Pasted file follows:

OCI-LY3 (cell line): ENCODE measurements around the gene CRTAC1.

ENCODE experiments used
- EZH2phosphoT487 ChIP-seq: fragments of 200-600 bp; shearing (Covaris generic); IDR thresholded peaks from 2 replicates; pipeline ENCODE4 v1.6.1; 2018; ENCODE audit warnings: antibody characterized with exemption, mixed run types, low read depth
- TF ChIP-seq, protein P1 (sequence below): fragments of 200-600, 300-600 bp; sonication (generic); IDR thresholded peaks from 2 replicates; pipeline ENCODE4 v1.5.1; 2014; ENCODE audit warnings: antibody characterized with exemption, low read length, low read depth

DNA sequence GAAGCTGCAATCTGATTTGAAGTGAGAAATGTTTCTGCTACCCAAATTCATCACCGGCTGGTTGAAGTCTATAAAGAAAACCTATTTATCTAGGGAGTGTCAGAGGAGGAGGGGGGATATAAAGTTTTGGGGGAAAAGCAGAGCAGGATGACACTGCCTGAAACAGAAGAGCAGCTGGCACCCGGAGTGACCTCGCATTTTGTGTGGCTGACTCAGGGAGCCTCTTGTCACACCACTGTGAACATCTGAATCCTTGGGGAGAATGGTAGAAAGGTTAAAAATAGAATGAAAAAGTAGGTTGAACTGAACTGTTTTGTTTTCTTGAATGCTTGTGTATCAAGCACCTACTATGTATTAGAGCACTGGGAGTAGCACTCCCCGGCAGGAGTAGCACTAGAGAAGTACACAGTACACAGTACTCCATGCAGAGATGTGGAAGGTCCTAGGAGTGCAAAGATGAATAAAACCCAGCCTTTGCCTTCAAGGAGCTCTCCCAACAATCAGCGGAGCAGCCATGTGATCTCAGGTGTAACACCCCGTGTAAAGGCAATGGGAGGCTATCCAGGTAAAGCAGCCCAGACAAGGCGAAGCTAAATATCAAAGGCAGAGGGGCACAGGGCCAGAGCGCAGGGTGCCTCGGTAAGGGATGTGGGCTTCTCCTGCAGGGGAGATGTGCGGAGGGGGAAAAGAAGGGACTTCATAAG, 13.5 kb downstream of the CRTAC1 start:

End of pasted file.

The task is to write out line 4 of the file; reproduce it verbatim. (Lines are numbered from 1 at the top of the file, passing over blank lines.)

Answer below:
- TF ChIP-seq, protein P1 (sequence below): fragments of 200-600, 300-600 bp; sonication (generic); IDR thresholded peaks from 2 replicates; pipeline ENCODE4 v1.5.1; 2014; ENCODE audit warnings: antibody characterized with exemption, low read length, low read depth